This can range from simple and user-friendly systems like QuickBooks to huge corporate databases. AIS software must, above all else, be reliable, efficient, and secure. Managers and executives rely on the information generated by their AIS to make pertinent financial choices for their businesses.
Publicly traded companies will find some additional regulations concerning their AIS software depending on the law in the state or country where they are located. The Sarbanes-Oxley Act of 2002 requires certain levels of transparency and accountability in the software systems of corporations owned by shareholders. This act was passed in the wake of corporate scandals around the turn of the century involving companies like Enron, WorldCom, and dozens more.
Information Technology Infrastructure
This term refers to the hardware used to run an accounting information system.
This typically consists of normal office equipment like computers, printers, monitors, routers, servers, surge protection, and storage software. It must be fully compatible with the software used to compile and store financial information. An accounting IT infrastructure should be efficiently run and optimized for all of the required software.
An IT infrastructure should also cover contingency plans for problems like hardware failure, power outages, or anything else that could cause a kink in the process.
Internal controls are the security measures used to protect any and all data stored within the system. They protect sensitive information from hackers, viruses, and anything else that could compromise the integrity of the AIS.
These controls can take the form of anything from passwords to encryption to biometric verification methods. It needs to make information accessible to those who are permitted to see it, while weeding out sensitive data for lower level employees who aren’t qualified to access it.
This is an especially important part of any accounting information system, because any given AIS may contain more than just company financial information. It can also hold identification details for both employees and customers, like an application, social security numbers, credit cards, house title, and other sensitive data that could be used to facilitate fraud or identity theft.
Because of the incredibly sensitive nature of the information handled by an AIS, reliability is of the utmost importance in maintaining an effective system. The American Institute of Certified Public Accountants (AICPA) has identified the five main factors that make an information system reliable.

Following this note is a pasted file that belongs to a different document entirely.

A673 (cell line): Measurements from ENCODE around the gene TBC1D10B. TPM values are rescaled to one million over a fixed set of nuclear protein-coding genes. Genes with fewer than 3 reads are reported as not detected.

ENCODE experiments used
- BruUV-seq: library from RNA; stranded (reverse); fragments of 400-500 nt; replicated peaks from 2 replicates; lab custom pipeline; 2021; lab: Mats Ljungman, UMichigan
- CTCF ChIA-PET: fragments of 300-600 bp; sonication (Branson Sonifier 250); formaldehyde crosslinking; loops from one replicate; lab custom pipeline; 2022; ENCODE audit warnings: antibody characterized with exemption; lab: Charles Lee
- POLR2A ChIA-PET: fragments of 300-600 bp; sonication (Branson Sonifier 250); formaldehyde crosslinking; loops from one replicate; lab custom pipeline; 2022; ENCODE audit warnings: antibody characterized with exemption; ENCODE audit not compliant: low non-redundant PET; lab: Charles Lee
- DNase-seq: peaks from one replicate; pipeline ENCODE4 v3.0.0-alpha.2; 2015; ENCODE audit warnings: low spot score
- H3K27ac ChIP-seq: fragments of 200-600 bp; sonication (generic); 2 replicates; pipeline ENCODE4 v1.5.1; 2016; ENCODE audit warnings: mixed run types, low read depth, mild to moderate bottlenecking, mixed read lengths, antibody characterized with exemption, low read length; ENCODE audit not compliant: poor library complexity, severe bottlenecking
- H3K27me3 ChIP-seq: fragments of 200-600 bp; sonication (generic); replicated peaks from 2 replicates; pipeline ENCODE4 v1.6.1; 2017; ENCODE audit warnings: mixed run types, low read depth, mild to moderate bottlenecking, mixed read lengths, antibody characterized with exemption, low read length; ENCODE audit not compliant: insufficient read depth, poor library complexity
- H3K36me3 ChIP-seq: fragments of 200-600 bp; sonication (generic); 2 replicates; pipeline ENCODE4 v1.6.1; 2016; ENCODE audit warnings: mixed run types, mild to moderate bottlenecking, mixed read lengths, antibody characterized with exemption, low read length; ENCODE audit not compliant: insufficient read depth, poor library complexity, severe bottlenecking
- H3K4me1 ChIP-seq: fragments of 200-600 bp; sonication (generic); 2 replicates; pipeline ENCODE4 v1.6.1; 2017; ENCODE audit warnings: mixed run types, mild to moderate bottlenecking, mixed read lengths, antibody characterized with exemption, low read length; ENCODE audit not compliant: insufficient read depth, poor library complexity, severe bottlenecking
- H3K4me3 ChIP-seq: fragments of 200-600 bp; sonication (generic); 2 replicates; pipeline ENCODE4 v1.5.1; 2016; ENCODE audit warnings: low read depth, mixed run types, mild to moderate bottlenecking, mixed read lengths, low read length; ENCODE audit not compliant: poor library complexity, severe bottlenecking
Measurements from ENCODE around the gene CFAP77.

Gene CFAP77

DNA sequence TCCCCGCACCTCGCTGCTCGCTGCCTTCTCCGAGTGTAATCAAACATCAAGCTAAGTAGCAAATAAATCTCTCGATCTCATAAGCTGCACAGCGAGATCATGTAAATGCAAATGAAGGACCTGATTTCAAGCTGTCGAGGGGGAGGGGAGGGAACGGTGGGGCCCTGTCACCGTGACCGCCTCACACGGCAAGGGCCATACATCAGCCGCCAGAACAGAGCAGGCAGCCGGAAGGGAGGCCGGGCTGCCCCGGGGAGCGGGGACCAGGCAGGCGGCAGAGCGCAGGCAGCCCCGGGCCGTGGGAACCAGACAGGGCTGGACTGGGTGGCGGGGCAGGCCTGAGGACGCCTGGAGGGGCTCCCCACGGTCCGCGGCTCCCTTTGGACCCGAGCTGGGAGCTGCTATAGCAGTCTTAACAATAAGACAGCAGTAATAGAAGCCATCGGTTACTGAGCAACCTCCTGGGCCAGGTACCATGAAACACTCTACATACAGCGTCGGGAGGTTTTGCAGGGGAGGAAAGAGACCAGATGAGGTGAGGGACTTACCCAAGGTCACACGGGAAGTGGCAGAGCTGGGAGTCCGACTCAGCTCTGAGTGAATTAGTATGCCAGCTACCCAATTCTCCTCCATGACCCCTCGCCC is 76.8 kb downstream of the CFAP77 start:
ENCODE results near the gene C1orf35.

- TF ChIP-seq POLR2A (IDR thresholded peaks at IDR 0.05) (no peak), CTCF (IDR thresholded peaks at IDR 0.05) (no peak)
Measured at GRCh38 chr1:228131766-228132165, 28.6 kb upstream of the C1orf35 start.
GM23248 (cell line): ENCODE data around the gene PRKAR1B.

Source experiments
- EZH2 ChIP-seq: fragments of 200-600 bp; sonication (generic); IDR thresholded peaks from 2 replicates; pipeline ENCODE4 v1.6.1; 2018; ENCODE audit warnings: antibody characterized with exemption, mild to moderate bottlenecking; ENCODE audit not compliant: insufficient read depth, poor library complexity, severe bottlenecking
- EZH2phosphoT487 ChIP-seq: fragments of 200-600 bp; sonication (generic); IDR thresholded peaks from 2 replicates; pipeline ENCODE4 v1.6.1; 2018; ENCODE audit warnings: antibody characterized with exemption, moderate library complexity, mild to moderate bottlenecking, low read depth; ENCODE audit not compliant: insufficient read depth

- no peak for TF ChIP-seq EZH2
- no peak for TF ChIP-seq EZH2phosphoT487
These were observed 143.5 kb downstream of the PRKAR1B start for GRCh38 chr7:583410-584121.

An AIS should only be accessible to and controlled by those who have permission to view the information. There should be no wiggle room and it should be 100 percent protected against hackers, viruses, and malware.
Accounting information systems can hold incredibly sensitive information. This determines whether a system passes muster in preventing any and all unwanted information from leaking out.
Hand in hand with confidentiality, privacy refers to the way personal and financial information is handled within the system. Data must be collected and used in a legal, ethical, and appropriate manner.
A system should make sure all T’s are crossed and I’s dotted in the way it processes information. In order to be truly reliable, businesses should be confident that no information is being left out or misidentified.
The system should be available to those who have permission to access the information it holds. It should be able to meet its functional and legal obligations and should be able to seamlessly provide information when needed.
Any student who is interested in pursuing a career related to accounting information systems can start with an academic degree such as an undergraduate, master’s, or doctoral degree in accounting, economics, or a similar field.
People who choose AIS technology as a career usually focus on courses that cover the implementation and maintenance of these systems in whichever school they choose. They are the go-to employee when things within the AIS need to be set up, updated, or repaired. Specialists who focus on learning in this field can go on to work in accounting firms, corporations, consulting groups, non-profits, or academia.